Double Sunrise Young Women's Health: early teen to college years


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GeneralHealth Info

College Body and Health

When you're in college, planning time to take care of yourself can be a challenge. But everything goes better when you do. You think better (therefore test better), you feel better (therefore less cranky) and look better too.

Here are some college tips:

  • Eat right. - You can do this simply by eating the right foods in the right combination. Using the simple food groups model will do. Eat something from each food group at each sitting weather it be a meal or snack. Variety is the key.

  • Exercise with an activity that you enjoy. - There is a type of movement for everybody. It could be dance or yoga or volleyball. Some young women enjoy team activities, and some more individual activities. Some exercise can be both…like skiing or dance class. Some days, we may enjoy one type, and the next day, a different type. Which activities do you enjoy?

  • Get a good night's sleep. - Sleep has long been known to effect our emotion, mental and physical health. Sleep helps us to have more resistance to illness, be more alert, and less subject to emotions being disturbing. Ever hear the term circadian rhythm? It means "about a day". Hence, circadian rhythm is your body's biological rhythm that repeats itself each day. If you are awake when your rhythms are most active and asleep when your rhythms are inactive, you'll be able to maximize your health.

  • Deal with stress in a healthy way. - There are unhealthy ways to deal with stress that don't serve you as "taking it out" on someone else or drinking and getting high. There are healthy ways like doing relaxation techniques, writing in your journal, talking to a good friend or family member, or going for a walk. We have a Relaxation Kit that would give you some useful help when you are stressed.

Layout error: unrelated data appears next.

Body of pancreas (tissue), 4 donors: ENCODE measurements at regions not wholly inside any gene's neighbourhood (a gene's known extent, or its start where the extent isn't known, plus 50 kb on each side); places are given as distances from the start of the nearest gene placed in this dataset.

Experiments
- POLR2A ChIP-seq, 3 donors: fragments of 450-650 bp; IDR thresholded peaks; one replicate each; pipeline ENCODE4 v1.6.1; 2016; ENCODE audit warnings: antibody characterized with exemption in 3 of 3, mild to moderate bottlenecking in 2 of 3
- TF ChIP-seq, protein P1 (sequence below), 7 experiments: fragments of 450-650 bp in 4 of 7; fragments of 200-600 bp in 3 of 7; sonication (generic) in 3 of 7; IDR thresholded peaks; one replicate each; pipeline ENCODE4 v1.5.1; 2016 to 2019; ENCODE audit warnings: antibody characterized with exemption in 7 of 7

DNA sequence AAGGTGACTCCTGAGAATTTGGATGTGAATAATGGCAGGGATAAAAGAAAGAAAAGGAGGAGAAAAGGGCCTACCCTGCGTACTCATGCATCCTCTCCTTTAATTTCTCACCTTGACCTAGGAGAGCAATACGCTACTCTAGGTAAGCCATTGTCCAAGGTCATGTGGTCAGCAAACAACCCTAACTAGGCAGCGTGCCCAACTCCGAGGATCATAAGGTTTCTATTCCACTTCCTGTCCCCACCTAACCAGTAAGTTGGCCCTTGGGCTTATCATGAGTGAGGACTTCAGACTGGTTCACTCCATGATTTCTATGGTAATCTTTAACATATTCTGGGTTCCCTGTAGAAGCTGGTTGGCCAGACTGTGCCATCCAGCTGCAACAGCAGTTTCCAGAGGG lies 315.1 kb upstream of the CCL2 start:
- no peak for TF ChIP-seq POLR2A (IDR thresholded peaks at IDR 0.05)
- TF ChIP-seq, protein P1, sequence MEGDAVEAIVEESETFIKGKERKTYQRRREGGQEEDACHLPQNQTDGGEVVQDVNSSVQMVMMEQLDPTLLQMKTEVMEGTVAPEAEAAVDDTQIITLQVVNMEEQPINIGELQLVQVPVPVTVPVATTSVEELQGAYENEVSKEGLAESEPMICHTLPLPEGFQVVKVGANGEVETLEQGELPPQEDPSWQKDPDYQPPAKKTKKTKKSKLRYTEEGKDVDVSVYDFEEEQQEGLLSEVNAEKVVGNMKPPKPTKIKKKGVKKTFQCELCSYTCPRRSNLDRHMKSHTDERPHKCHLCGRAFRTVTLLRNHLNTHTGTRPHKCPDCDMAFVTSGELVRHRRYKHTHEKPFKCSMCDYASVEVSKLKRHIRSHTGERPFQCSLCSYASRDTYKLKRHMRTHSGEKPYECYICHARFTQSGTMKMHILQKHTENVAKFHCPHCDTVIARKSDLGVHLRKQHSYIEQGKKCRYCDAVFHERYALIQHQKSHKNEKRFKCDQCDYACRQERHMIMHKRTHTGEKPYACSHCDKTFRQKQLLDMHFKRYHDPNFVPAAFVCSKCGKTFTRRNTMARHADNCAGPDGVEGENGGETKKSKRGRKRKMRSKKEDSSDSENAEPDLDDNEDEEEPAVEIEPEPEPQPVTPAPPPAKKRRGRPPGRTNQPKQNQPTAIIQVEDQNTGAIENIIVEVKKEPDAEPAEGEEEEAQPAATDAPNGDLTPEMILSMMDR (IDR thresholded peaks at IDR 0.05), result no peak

• Listen to your body. - Research shows that listening to your body cues, and then following those, enhances the health of young women. An example might be that you feel tired or a mild headache, and feel like being alone even though it's Saturday night. You friends call and you feel torn. Instead of doing what you "should" do, you may realize it's better for you to choose to listen to your body. You stay in, perhaps turn on your favorite music, drink herbal tea and write in your journal.

  • Finding Friends at College . - It's always good to reach out and talk to those that you can trust. One of the problems with being at a new school is that it takes time to develop trusting, healthy relationships, and time isn't yet on your side. It's difficult to reach out when you're feeling a little unfamiliar as well. One suggestion is to strike a balance between extending yourself to meet new friends and reteating to take care of yourself, doing familiar activities like writing friends from home or listening to favorite music. Taking one risk a day and being gentle with yourself by reaching out to friends and family at home is a good way to move into college life.

    I often ask young women, "What qualities do you look for in a good friend or adult that you like to be with?" Use time by yourself to write in your journal a list of people you have a respectful and healthy relationship with and the qualities of those people that you can trust. By identifying these characteristics, you may recognize them more quickly as you meet new people at college.

  • Written 9/00 Revised 6/11/01

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    The information contained in this website and/or provided by DoubleSunrise, its agents, servants and/or employees is general health information for educational purposes only. This site does not and cannot provide medical advice or a diagnosis for any person who requires direct medical care and this site should not be used as a substitute for medical care and/or the advice of your personal physician or professional healthcare provider. Specific medical questions you have about your medical condition, treatment, care or diagnosis should be presented to your own professional healthcare provider. Medical information changes rapidly and while DoubleSunrise frequently updates the content of this site, some information may be out of date. You agree that it is not your intent to establish a physician-patient relationship with DoubleSunrise, its agents, servants and/or employees.

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